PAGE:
Navigating the way

from 19 August 2020

The Port of Eden is NSW’s southernmost deep water harbour and services the needs of recreational, commercial and naval vessels.  Until 1860, facilities were rudimentary and the harbour was navigated at the captain’s own risk.

For 160 years, the Port of Eden has employed a harbour master whose role is to control large vessel shipping movements, enforce State regulations and oversee the maintenance and repairs of the port’s infrastructure and ensure that the waterways are protected from pollution.

Eden’s harbour master is also charged with the role of marine pilot. Pilots are experienced master mariners who mostly use rope ladders to board large incoming vessels four nautical miles out from port (in all types of weather), then assists the ship’s captain to safely navigate and berth the vessel.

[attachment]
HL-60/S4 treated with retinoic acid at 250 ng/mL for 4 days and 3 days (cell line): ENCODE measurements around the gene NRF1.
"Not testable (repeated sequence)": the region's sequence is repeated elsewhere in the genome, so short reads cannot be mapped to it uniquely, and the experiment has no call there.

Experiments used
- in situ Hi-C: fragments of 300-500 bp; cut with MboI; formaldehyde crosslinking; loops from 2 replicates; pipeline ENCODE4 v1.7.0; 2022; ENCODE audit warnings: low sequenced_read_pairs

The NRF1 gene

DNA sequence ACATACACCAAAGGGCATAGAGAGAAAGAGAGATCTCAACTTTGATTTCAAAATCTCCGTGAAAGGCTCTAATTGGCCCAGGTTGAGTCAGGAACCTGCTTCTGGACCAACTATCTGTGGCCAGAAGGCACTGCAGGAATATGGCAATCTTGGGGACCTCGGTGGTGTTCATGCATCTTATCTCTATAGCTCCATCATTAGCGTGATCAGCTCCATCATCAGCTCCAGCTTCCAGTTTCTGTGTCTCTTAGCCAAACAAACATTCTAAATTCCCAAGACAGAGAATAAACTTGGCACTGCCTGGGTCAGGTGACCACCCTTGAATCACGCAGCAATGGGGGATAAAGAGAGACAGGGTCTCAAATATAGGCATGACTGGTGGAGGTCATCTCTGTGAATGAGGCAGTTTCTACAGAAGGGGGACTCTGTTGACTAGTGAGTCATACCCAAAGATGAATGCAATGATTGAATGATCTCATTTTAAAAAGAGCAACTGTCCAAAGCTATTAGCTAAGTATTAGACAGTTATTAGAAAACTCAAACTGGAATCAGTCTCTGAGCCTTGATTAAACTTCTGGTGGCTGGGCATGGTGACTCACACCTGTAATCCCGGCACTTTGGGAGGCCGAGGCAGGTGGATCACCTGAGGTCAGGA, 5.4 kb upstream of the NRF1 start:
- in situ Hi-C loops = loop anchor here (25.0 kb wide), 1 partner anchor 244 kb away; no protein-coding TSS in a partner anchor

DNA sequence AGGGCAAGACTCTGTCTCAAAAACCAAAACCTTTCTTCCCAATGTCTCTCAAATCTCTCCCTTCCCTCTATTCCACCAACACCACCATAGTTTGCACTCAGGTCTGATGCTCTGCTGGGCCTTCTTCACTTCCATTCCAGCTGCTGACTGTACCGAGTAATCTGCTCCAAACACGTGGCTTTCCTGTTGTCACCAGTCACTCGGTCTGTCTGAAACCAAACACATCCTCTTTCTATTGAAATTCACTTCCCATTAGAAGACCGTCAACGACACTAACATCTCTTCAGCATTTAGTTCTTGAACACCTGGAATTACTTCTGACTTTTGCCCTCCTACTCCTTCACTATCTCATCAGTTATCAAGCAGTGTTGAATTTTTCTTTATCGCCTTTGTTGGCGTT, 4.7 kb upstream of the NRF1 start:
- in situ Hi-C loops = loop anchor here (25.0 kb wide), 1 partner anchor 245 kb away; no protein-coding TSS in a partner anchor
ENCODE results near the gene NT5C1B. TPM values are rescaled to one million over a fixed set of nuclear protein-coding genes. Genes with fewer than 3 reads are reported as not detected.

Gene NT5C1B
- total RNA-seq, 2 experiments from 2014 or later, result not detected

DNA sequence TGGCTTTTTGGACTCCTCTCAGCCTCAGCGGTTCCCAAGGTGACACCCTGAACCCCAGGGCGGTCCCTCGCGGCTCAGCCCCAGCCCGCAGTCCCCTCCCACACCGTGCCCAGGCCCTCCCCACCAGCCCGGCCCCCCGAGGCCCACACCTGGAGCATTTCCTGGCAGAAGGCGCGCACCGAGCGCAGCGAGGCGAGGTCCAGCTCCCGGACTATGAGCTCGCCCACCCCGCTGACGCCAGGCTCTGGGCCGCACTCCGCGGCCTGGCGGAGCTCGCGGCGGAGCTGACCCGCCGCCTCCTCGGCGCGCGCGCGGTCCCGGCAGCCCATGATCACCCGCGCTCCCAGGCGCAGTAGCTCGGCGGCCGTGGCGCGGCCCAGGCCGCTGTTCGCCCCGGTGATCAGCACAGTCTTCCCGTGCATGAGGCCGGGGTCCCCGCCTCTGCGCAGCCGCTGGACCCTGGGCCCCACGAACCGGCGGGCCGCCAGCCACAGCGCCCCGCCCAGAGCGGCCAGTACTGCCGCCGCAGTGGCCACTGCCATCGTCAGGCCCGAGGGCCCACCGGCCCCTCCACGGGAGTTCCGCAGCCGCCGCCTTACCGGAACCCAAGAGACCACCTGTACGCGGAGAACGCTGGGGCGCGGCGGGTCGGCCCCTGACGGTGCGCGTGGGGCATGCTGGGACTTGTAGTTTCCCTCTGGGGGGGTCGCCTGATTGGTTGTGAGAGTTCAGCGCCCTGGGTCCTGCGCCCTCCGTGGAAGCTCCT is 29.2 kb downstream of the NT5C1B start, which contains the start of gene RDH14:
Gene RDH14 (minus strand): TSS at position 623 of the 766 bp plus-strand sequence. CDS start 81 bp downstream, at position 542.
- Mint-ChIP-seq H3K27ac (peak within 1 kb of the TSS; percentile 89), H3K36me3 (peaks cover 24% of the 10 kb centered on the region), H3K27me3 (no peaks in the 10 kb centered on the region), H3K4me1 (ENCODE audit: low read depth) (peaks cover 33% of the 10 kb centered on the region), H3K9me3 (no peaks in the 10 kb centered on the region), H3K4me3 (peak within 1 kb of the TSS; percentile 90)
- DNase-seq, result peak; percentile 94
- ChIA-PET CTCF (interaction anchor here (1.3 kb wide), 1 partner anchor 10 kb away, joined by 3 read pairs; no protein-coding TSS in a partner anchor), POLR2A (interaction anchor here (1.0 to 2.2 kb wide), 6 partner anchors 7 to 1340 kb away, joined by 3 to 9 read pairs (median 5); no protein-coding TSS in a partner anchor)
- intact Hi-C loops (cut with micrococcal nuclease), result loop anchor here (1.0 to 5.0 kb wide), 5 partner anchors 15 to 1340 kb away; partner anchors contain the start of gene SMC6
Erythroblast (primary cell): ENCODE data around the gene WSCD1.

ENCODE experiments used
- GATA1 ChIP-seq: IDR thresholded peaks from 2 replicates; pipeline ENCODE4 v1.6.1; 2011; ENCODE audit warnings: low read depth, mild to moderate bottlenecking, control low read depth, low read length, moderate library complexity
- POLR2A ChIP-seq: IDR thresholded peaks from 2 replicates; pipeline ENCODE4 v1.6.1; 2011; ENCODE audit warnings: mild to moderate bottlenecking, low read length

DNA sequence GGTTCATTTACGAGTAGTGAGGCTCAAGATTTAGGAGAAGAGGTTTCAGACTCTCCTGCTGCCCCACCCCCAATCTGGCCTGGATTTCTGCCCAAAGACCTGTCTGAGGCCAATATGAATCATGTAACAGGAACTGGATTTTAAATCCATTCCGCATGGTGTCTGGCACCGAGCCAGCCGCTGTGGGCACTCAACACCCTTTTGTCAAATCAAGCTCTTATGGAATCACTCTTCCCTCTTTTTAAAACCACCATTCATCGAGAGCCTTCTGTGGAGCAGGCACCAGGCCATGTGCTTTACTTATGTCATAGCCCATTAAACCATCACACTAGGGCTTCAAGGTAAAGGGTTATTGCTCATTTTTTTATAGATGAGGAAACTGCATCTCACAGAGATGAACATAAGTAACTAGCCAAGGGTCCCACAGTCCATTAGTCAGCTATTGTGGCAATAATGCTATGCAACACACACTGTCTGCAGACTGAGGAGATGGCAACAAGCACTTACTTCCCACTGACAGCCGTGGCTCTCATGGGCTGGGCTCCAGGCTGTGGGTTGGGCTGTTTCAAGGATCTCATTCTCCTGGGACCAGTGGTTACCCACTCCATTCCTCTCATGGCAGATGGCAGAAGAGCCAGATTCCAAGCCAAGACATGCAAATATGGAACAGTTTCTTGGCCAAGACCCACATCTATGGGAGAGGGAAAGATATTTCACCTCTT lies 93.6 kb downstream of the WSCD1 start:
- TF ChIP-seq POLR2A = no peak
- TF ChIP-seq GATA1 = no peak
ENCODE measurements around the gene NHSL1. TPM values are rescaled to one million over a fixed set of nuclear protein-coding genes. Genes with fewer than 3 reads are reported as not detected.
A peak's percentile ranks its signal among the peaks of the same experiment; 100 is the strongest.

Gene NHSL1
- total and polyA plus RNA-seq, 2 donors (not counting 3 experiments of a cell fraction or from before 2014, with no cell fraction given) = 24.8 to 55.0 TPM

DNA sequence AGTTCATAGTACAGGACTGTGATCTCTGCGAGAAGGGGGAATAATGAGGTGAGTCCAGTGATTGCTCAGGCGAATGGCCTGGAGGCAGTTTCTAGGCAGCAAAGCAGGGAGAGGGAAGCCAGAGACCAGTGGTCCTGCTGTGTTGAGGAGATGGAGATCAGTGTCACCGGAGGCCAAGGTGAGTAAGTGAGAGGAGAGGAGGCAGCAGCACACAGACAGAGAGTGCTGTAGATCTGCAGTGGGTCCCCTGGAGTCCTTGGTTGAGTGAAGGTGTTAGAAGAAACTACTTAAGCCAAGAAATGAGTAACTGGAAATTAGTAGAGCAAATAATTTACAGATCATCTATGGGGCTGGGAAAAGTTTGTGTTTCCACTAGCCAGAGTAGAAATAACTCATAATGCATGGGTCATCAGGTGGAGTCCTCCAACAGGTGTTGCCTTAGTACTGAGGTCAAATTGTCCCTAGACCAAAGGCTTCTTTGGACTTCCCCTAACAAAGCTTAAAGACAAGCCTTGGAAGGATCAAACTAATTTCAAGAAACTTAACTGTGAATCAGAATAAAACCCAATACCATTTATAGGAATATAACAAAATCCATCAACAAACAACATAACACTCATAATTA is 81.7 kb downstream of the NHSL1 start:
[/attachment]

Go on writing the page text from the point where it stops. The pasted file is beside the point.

Originally Eden’s harbour master-pilot (and his boatmen and families) lived at the Eden Pilot Station overlooking Twofold Bay.  While the harbour master continues to live on the same headland,  the original pilot station and lighthouse no longer exists.

This display looks back on the history of Eden’s Pilot Station and the men and women who have witnessed great changes of the port, including significant moments in Australia’s maritime history.

title image: Eden Pilot Station. Photograph by C E Wellings.